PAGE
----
On the other hand, the notched Izod impact strength and the tensile elongation at break of the hybrids decreased with increasing compatibilizer contents. This indicates that compatibilizer is effective in increasing the adhesion between organoclay and CA molecular chains. The tensile strength and modulus of hybrids with 5-wt % compatibilizer increased by 20%, and 68% respectively compared to hybrids with no compatibilizer. Also flexural strength and modulus were increased about 20 and 25% respectively. HDT increased 10% and CTE decreased up to 24%, at 5-wt % MA-g-CAB loaded hybrid making the nanocomposites more stable in comparison to the pure matrix. Izod impact strength decreased about 50%. HDT property is closely related to the Tg of thermoplastics, therefore, HDT behavior of plasticized CA matrices and hybrids were similar to Tg behavior from DMA curve. The 5-wt % compatibilizer loading is optimum for HDT, CTE, and mechanical improvement. The above results indicate that the better exfoliation and good dispersion of clay in the plasticized CA matrix gives good mechanical properties.

Comparative Example 7 The CA/PP/Organoclay Blend Hybrid Nanocomposites

A petroleum based polypropylene (PP) compounded with a layered silicate nanocomposites is being used in an automobile application. In this example, the renewable resource based biodegradable CA nanocomposite is compared with the petroleum based PP nanocomposites. The CA nanocomposites composition is CA-Plasticized/CAB-g-MA/CLOISITE 30B (92/5/5 wt. %). PP nanocomposites composition is PP/maleic anhydride grafted PP (MA-g-PP)/Nanomer I.30P (85/5/10 wt. %) hybrids which are all processed in the DSM melt compounding system. The PP is a homopolymer powder (Basell Pro-Fax 6301), MI=12 g/10 min, specific gravity 0.9 respectively. Nanomer I.30P is octadecyl amine modified montmorillonite which was used as an organoclay for PP nanocomposites.

Table 8, Table 9, and FIG. 16 are a comparative properties the CA/organoclay or PP/organoclay hybrid nanocomposites. CA nanocomposites show superior tensile and flexural strength and modulus, better dimension stability and HDT compared to PP nanocomposites. Tensile and flexural properties of CA/TEC/compatibilizer/organanoclay hybrids are 100% greater than PP nanocomposites. But, PP nanocomposites have higher elongation at break, better barrier (water vapor and oxygen gas) and better processibility via extruding & injection molding, cheaper materials (0.5 $/lb, compare to CA/clay 1.8 $/lb).

The results from this patent will anticipate the novel cellulosic plastic-clay based nanocomposites, a potential for replacing/substituting polypropylene-clay nanocomposites for future ‘green’ automotive parts.

TABLE 8
The tensile and flexural properties of the CA/
organoclay or PP/clay hybrid nanocomposites.
Tensile Tensile Tensile Flexural Flexural
Sample Strength Modulus Elongation Strength Modulus
No (MPa) (GPa) (%) (MPa) (GPa)
PP 36.3 ± 0.7 1.02 ± 0.10 743 ± 60  33.5 ± 1.1 1.04 ± 0.10
PP 85/clay 37.1 ± 0.8 1.76 ± 0.1  644 ± 70  38.1 + 1.5 1.41 ± 0.14
5/comp10 wt. %*1
PP/CA(45/45)/ 35.7 ± 1.2 1.87 ± 0.10 3.2 ± 0.2 50.5 ± 0.1 2.32 ± 0.25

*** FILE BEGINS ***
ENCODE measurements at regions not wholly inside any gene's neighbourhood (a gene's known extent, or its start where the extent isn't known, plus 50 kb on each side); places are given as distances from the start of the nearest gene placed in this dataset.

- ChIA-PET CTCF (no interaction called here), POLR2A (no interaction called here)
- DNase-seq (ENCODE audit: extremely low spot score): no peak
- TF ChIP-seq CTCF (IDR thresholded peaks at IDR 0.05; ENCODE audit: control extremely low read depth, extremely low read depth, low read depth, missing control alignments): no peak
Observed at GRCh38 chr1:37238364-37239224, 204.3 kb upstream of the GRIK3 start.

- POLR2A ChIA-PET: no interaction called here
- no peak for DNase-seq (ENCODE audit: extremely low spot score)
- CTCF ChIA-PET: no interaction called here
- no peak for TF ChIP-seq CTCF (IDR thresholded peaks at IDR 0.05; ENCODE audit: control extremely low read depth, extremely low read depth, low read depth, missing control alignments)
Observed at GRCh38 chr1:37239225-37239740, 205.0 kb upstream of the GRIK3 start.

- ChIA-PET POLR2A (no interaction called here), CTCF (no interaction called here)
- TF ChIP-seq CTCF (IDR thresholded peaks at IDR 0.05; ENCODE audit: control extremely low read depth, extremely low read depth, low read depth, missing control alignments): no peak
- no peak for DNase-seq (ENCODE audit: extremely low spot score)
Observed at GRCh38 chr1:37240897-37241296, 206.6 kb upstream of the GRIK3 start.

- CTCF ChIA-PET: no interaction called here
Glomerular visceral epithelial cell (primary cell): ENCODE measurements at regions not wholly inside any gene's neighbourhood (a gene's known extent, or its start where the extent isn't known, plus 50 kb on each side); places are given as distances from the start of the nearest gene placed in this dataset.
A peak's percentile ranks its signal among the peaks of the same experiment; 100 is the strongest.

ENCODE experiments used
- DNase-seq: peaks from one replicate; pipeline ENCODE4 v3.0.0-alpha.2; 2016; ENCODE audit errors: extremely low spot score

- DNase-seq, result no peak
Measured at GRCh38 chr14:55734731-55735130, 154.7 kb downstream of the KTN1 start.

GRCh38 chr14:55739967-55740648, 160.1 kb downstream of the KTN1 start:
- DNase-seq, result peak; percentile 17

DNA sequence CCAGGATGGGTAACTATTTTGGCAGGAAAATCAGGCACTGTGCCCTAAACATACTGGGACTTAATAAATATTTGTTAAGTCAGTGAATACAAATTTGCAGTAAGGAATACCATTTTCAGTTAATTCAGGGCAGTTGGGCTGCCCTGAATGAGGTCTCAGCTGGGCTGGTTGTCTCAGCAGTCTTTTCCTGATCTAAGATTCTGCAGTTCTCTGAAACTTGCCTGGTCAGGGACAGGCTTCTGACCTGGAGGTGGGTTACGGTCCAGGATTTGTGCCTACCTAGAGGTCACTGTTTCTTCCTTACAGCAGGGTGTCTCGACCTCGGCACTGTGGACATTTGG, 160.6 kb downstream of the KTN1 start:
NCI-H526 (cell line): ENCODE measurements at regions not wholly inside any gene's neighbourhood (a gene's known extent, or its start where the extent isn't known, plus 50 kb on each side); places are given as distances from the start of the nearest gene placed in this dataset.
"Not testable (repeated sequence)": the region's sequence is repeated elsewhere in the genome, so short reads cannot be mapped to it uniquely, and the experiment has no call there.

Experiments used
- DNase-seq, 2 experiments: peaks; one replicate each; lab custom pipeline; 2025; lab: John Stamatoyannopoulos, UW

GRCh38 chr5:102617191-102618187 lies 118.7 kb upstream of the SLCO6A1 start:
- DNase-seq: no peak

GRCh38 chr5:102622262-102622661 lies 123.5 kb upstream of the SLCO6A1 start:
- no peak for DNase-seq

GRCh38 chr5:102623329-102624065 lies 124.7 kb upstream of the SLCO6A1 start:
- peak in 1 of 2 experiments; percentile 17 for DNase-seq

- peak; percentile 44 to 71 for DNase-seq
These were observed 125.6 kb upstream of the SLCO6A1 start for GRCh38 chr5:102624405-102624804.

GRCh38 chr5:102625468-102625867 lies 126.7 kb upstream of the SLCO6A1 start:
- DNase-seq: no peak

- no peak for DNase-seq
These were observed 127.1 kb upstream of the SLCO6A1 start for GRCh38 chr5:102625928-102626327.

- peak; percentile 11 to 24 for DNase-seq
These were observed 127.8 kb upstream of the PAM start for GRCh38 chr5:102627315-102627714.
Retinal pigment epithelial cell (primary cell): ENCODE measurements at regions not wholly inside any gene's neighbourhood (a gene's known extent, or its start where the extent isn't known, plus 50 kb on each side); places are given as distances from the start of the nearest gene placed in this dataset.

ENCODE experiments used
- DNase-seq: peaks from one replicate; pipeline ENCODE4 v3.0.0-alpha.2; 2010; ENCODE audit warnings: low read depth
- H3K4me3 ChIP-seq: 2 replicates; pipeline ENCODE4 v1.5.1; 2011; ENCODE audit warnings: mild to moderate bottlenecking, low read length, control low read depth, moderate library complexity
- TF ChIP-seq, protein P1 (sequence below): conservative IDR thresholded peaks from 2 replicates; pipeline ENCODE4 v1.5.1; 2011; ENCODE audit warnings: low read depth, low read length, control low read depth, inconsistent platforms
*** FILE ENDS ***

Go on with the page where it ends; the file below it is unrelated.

clay 5/comp 5 wt. %
PP/CA(22.5/67)/clay 40.5 ± 2.4 2.67 ± 0.10 2.3 ± 1.5 54.6 ± 2.3 2.70 ± 0.10
5/comp 5 wt. %
CA 84/clay 10/comp 6 wt. % 83.1 ± 1.0 4.58 ± 0.40 9.0 ± 1.3 83.2 ± 0.9 3.90 ± 0.60
CA 90/clay 5/comp 5 wt. %*2 84.7 ± 0.9 3.70 ± 0.60 9.5 ± 1.2 81.7 ± 0.9 3.29 ± 0.60
Plasticized CA/comp 74.0 ± 6.3 2.7 ± 0.9 7.5 ± 0.8 67.3 ± 0.9 2.44 ± 0.2 
(92.57.5 wt. %)
Plasticized CA 70.0 ± 5.1 2.20 ± 0.10 8.8 ± 1.2 65.4 ± 2.0 2.37 ± 0.20
*1PP/MA-g-PP/Nanomer I.30P (85/5/10 wt. %)
*2CA-Plasticized (CA/TEC = 75 25 wt %), compatibilizer CAB-g-MA 5 wt. %, clay CLOISITE 30B 5 wt. %.

TABLE 9
The thermal and various properties of the
CA/organoclay or PP/clay hybrid
Oxygen Water vapor
Izod Permeability Permeability
Impact (cc-mil/ (gm-mil/
Sample Strength [100 in2- [100 in2- CTE
No (J/m) HDT (° C.) day · atm] day · in Hg] (um/m° C.)
PP 25 ± 4 82 ± 4 206 ± 32 0.22 ± 0.15 145 ± 8
PP 85/clay/comp10 wt. %*1 21 ± 1 84 ± 2 155 ± 25 0.11 ± 0.05  130 ± 10
PP/CA(45/45 wt %)/ 15 ± 2 94 ± 2 178 ± 9  3.54 ± 12    98 ± 8
clay 5%/comp 5%
hybrid
PP/CA(22.5/67 wt %)/ 17 ± 2 97 ± 2 143 ± 18 18.16 ± 8     92 ± 10
clay 5%/comp 5%
CA 84%/clay 10 wt %/ 20 ± 3 100 ± 3  104 ± 59 43.2 ± 13    71 ± 16
comp 6 wt %
CA 90/clay 5/comp 29 ± 1 98 ± 3 186 ± 30 68 ± 10  85 ± 8
5 wt. %*2
Plasticized CA/comp  35 ± 13 96 ± 2 194 ± 21 78 ± 14 110 ± 9
(92.5/7.5 wt. %)
Plasticized CA 55 ± 6 85 ± 3 269 ± 50 90 ± 23 125 ± 7
*1PP/comp = PP-g-MA/Nanomer I.30P (85/5/10 wt. %)
*2CA-Plasticized (CA/TEC = 75 25 wt. %), comp = compatibilizer CAB-g-MA 5 wt. %, clay CLOISITE 30B 5 wt. %.

The substance and advantages of the present invention will become increasingly apparent by reference to the following drawings and the description.

It is intended that the foregoing description be only illustrative of the present invention and that the present invention be limited only by the hereinafter appended claims.

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Patente citante Fecha de presentación Fecha de publicación Solicitante Título
US20140182613 *18 Jul 20123 Jul 2014British American Tobacco (Investments) LimitedCellulose Acetate Compositions
Clasificaciones
Clasificación de EE.UU.524/31, 524/445, 524/35, 523/209, 106/618
Clasificación internacionalC08L1/12, C11D1/56, C08B3/22, C08L1/10, C08L1/14, C08G18/38, C09D101/18, C08K3/34, C08K9/04
Clasificación cooperativaC08K9/04, C08L1/14, C08B3/22, C08L1/10, C08L1/12
Clasificación europeaC08K9/04, C08L1/12, C08B3/22, C08L1/14, C08L1/10